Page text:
In Liu’s town of Qiaokou, the government provided farmers with an alternative type of rice seed thought to be less susceptible to cadmium absorption. It was a compromise for rice farmers like Liu, since the form of rice they typically use produces a much better yield than the conventional variety. A neighbor of Liu’s, Su Jiantian, said he insisted on planting both varieties to maintain production volume.

    Yet the cost of remediation is shouldered not only by the farmers but also by the government, which has poured millions of yuan into its soil washing campaign. In April 2016, the Wangcheng District authorities signed an 80 million-yuan (around $11.8 million) contract with waste treatment and soil remediation specialist Yonker Environmental Protection Co. Ltd., commissioning the company to carry out an eight-month remediation of all the district’s contaminated farmland.

    According to Meng Ling, the company’s deputy head of farmland soil remediation, the involvement of a third party like Yonker has helped increase the transparency of the government’s campaign. “Now the government can step out and just be a referee,” she said, likening the situation to a game of sports in which the authorities previously served as a player on the field. Around April, when Liu would normally be planting the first of the year’s two rice crops, he looked on as Yonker workers sprayed his paddies with lime, an attempt to balance the soil’s pH levels and neutralize the cadmium present.

    But when the company’s contract ended in November last year, Liu’s land remained contaminated. “You can’t achieve good results within a year,” explained Meng, who — despite expressing willingness to continue working with the authorities — did not speculate as to why the government chose not to renew the contract.

    Both the provincial and district governments declined Sixth Tone’s requests for comment on the matter, ambiguously citing the “sensitivity” surrounding the area’s soil pollution.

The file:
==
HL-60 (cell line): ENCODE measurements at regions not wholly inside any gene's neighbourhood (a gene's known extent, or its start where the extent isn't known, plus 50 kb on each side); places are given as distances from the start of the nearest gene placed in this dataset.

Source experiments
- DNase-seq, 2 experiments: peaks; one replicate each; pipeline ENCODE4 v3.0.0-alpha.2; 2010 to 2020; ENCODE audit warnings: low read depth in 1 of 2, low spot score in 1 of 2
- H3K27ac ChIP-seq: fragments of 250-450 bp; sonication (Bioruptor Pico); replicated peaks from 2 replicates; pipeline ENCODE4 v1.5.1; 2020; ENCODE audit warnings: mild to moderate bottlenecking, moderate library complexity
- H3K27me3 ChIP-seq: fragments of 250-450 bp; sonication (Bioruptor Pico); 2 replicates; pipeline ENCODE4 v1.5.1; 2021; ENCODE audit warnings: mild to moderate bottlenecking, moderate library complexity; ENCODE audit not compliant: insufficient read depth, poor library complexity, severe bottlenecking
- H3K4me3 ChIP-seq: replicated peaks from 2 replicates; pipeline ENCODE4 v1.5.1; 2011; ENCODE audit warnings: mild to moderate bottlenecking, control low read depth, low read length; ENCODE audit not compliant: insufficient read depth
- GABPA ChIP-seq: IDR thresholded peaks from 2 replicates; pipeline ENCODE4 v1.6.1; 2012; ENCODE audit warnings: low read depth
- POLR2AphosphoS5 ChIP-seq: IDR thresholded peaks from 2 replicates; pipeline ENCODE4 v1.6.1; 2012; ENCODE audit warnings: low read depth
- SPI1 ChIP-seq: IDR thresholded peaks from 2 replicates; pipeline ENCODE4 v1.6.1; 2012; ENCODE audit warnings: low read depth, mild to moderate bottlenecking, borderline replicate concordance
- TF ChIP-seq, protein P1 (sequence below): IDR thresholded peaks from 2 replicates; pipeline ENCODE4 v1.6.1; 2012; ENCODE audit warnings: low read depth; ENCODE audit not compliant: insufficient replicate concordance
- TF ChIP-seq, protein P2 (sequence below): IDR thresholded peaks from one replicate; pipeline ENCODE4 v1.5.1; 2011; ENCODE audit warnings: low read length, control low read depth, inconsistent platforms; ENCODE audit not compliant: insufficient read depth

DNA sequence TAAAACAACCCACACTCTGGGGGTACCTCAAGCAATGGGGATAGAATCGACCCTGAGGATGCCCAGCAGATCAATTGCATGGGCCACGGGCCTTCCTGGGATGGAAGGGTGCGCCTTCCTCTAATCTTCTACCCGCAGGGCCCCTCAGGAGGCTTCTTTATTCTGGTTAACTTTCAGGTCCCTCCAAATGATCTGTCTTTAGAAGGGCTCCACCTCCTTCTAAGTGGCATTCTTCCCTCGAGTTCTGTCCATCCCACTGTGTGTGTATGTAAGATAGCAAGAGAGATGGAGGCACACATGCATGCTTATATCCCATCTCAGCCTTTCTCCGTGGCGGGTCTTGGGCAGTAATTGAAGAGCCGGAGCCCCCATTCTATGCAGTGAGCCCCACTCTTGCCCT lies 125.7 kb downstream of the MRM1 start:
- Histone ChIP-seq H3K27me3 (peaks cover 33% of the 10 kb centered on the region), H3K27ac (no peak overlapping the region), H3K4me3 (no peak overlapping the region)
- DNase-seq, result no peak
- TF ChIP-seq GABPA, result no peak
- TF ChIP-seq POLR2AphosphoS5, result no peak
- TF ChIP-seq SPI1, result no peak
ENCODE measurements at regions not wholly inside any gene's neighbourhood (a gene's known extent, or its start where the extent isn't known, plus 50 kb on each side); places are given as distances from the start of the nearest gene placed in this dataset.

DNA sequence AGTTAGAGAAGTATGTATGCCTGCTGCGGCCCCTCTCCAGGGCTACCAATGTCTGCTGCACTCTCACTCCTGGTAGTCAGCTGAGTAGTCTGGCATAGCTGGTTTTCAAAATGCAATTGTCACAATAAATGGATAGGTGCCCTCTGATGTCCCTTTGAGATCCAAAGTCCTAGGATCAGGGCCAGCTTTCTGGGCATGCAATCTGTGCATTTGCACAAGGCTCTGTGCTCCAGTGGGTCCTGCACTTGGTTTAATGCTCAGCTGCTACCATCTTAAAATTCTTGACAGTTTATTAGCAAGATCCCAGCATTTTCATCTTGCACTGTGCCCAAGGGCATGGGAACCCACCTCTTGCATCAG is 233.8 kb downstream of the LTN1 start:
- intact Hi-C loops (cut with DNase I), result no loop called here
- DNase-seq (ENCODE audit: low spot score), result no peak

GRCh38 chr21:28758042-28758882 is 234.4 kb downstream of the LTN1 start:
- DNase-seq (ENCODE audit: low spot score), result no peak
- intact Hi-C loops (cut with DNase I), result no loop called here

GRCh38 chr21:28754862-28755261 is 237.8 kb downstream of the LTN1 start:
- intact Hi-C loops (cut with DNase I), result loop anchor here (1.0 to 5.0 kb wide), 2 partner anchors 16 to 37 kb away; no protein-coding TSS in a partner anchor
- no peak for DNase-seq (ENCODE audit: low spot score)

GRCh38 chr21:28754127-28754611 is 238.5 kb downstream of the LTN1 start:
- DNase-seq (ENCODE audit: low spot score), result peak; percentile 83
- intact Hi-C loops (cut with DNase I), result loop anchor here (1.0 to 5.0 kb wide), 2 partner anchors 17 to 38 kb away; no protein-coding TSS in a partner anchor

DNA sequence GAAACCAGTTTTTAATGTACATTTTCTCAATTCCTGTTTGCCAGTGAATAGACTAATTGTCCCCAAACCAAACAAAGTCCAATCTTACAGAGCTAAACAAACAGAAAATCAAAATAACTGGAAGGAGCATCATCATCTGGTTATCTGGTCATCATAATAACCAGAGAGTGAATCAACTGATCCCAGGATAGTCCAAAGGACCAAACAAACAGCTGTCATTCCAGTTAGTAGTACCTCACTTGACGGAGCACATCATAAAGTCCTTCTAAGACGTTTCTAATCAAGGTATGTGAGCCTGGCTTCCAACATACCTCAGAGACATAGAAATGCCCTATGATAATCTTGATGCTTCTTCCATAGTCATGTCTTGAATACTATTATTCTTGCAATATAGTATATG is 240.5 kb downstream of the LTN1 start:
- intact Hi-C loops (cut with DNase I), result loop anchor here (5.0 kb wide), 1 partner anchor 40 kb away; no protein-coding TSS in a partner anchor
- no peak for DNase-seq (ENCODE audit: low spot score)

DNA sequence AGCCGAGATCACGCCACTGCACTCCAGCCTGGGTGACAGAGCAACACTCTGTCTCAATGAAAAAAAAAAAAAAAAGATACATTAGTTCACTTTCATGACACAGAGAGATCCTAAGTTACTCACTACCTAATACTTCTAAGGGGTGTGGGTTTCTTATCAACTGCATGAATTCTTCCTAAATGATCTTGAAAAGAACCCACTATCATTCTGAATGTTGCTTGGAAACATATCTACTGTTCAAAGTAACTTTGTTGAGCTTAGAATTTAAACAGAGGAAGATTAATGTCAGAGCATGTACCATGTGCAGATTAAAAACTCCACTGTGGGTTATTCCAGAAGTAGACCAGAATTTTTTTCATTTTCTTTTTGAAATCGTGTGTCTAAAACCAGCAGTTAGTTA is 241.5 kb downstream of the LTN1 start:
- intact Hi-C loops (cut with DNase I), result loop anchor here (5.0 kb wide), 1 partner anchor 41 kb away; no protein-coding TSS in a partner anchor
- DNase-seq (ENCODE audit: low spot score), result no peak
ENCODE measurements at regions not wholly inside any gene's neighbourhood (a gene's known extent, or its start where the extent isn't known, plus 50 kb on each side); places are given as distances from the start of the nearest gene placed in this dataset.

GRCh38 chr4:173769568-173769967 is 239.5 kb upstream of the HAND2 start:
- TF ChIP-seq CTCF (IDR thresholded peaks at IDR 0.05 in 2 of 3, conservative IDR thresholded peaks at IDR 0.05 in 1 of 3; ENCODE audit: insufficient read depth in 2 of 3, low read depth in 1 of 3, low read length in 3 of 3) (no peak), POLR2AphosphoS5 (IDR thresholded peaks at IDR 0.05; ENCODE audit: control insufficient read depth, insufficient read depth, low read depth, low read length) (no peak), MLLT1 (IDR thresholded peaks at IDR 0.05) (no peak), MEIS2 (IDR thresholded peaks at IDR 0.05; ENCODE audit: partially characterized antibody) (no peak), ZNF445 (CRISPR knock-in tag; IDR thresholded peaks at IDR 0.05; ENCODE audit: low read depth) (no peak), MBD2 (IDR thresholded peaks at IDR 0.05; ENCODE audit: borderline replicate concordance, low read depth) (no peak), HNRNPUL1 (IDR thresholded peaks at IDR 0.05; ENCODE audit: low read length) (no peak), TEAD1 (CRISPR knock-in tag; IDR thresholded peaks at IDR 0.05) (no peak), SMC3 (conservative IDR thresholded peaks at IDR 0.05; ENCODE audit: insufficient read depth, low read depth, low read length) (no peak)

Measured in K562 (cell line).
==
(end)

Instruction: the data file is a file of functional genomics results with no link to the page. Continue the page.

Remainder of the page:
The authorities appear to be taking matters back into their own hands. At the end of last year, they ordered Liu and fellow farmers in the area to cease use of a combined 16,500 acres of contaminated farmland for three years in another experimental bid to let the harmful cadmium drain from the paddies. While the land lies fallow, the Qiaokou agricultural department will implement a series of further measures to improve soil quality, department official Qu Ping told Sixth Tone. These measures will include deep plowing and the application of “green manure” — dead plants used to nourish the soil.

    Yet some scientists have reservations about the soil remediation techniques currently in use. Chen Nengchang is a researcher at the Guangdong Institute of Eco-environmental and Soil Sciences who has expressed doubts about the efficacy of lime application and deep plowing, methods that have both been used in Wangcheng District. According to Chen, deep plowing may even risk activating the harmful metallic content in contaminated rice paddy soil.

    Rather than relying on a blanket treatment comprising a cocktail of methods, Chen believes that soil remediation should be tailored to a locality’s specific conditions and carried out in conjunction with tighter pollution controls. Likening the cadmium-tainted soil to a patient, Chen posited: “Could you expect to cure a sick person’s digestive problems with pills, medicine, or a massage if you had no idea what the problem was?”

    It remains to be seen whether the current initiative will finally rid Liu’s paddies of cadmium, but one thing is certain: His livelihood will take a significant hit while his land lies fallow. In a good year, Liu was earning up to 60,000 yuan from his crops, a far cry from what the government is offering him in compensation. For each year his land remains unseeded, the authorities will give him 2,600 yuan.

    Liu is unhappy about the impact the remediation initiative will have on his family’s finances, but he is by no means resentful. Instead, he’s taking a pragmatic approach to dealing with the loss of earnings by acting as a merchant for fellow farmers. Bags of their rice sit in stacks in his garage, ready to be taken to the local market where he will sell them for a cut of the profit. “I don’t know what things will be like in three years’ time,” Liu said, “but I think [soil remediation] is a good thing.”

    Editor: Owen Churchill.

    (Header image: A farmer walks through a paddy field in Qiaokou Town, Hunan province, May 4, 2017. Li You/Sixth Tone)